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Deregulation in Practice. The ukrainian journal of business law. Dmytrо Gadomsky

Ukraine’s statements on deregulation are finally being translated into legislation. The Acts of Ukraine On Licensing of Certain Types of Business Activity of 2 March 2015, No.222-VIII and On Changes to Some Acts of Ukraine on Facilitating Business (Deregulation) of 12 February 2015, No.191-VIII have already been signed by the President of Ukraine.

The UJBL initiated discussion on significant provisions of these comprehensive documents, which are not widely commented on in the media. We suggest dwelling specifically on the proposed initiatives.

According to Act No.191-VIII, some changes were made in the Code of Criminal Procedure of Ukraine on the procedure for seizing telecommunication equipment. How could this affect the practices of seizing computer servers by law-enforcers? Is there any risk that they might return to the practices of previous years?

Dmytro  Gadomsky,  attorney-at-law, partner, the Juscutum Attorneys Association, head of the IT Law Committee of the Lviv IT Cluster 

On 24 March 2015 the Act was sent for signature by the President. It will finally allow the Ukrainian IT business to get rid of risk of equipment seizures within criminal proceedings. 

For a long period of time now Ukrainian authorities have practiced seizures of computer equipment (servers) during searches in offices of IT companies under investigation of copyright infringement, distribution of pornography, etc.

Despite the need for only a few gigabytes the authorities seized all servers, which literally paralyzed the business of the company. The explanation for such actions refers to the purpose of investigation, which turns out to be more about pressure on an IT company than about the investigation of a particular crime.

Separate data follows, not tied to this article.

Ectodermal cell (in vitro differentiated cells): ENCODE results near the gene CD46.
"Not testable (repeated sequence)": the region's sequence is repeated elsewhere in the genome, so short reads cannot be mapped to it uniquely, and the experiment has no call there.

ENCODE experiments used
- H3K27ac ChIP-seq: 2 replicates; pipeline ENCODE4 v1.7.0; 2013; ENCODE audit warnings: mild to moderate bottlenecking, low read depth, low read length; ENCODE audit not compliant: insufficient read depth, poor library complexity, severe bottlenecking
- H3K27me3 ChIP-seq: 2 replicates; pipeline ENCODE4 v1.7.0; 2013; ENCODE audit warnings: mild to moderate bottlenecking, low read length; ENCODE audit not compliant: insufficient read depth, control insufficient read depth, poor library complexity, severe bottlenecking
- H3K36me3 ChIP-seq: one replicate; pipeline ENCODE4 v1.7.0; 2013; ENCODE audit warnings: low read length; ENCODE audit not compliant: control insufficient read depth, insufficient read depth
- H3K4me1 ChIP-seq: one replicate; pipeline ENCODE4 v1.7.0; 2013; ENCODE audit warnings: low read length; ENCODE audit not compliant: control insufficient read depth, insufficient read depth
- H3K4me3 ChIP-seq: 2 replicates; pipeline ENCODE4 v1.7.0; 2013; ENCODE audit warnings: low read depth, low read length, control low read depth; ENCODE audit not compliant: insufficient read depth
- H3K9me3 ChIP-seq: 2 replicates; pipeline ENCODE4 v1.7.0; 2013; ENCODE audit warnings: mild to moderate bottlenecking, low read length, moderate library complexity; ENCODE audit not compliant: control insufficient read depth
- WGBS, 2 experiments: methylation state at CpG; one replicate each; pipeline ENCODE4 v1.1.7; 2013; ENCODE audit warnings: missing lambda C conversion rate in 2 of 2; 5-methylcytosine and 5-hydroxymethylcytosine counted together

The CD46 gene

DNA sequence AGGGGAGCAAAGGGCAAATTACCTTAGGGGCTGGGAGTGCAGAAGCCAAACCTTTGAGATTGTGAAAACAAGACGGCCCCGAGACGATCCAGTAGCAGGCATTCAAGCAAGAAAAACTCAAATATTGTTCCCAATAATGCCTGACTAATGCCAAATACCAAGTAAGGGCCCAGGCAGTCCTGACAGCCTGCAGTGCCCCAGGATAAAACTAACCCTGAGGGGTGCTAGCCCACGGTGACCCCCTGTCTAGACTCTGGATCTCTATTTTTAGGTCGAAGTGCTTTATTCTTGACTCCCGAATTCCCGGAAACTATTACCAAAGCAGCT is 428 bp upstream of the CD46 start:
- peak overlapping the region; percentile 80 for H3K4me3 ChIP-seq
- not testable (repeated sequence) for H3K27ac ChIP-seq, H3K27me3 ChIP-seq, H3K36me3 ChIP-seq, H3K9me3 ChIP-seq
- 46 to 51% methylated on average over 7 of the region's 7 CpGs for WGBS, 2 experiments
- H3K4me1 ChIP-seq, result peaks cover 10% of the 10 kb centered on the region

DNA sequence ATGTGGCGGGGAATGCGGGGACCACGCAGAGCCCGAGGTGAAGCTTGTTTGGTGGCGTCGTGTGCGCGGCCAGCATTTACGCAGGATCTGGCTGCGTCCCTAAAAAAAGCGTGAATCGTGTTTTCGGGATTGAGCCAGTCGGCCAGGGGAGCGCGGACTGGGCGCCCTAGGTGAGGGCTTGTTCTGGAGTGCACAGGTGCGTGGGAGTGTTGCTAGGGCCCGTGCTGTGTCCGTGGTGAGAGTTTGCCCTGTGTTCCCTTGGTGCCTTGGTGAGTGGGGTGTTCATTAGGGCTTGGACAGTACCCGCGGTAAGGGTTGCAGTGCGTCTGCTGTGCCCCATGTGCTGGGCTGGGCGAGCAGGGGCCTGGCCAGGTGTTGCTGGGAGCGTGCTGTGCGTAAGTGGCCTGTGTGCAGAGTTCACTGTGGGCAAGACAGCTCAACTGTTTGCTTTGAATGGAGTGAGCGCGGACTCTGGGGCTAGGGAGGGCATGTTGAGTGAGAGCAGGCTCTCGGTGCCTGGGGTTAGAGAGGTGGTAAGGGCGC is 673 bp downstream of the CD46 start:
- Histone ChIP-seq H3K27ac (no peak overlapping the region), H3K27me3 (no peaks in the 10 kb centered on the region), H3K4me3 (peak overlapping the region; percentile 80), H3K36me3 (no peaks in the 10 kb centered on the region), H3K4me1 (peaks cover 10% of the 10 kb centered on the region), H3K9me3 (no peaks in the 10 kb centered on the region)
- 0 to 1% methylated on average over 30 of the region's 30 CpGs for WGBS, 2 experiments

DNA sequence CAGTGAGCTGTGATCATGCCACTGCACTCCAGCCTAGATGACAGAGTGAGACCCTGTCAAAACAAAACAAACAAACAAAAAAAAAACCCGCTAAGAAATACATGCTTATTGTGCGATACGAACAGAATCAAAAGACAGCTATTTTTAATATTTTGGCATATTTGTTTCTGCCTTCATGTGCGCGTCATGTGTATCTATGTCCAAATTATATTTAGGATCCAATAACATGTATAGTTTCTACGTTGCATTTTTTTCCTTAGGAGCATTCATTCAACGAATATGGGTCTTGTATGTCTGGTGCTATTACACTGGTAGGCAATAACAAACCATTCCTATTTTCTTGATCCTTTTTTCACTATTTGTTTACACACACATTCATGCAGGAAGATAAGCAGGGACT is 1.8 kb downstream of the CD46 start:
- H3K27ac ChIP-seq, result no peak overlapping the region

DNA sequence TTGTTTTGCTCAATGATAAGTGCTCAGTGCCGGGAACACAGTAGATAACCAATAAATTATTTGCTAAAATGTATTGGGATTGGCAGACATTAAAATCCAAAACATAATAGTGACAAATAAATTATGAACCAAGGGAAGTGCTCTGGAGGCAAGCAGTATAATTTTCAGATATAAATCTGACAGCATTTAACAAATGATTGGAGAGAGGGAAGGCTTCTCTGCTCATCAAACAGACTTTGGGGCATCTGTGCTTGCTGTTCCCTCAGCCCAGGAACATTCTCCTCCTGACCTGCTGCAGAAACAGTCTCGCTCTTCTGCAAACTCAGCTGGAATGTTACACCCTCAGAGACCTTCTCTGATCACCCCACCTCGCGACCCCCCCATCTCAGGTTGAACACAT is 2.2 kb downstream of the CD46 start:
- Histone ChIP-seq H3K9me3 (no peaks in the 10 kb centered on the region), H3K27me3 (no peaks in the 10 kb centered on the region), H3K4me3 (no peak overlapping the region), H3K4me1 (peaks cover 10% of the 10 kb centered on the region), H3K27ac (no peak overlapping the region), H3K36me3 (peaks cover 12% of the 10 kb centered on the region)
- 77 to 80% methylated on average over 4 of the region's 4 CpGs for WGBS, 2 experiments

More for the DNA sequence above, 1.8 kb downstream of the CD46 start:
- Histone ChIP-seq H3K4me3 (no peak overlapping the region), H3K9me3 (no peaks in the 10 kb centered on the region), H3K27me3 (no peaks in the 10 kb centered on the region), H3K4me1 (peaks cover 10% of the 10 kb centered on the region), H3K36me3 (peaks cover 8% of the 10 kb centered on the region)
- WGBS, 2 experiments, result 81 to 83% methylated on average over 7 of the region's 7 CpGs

The above-mentioned bill replaces seizure of servers with copying of information. The temporary seizure of the computer equipment is still possible only provided that: (1) it is necessary for the investigation of physical properties, which are relevant for criminal proceeding, and (2) there is a court order. 

However, the notion of “physical properties relevant for criminal proceedings” can hardly be named as definite and still leaves much reservation on the part of state authorities. This may potentially lead to different interpretations and continuous abusive practices. The first text of the bill was clearer, and sanctioned equipment seizures only when there are physical traces of the crime on them (finger prints, traces of blood, etc.).

Sourse: The ukrainian journal of business law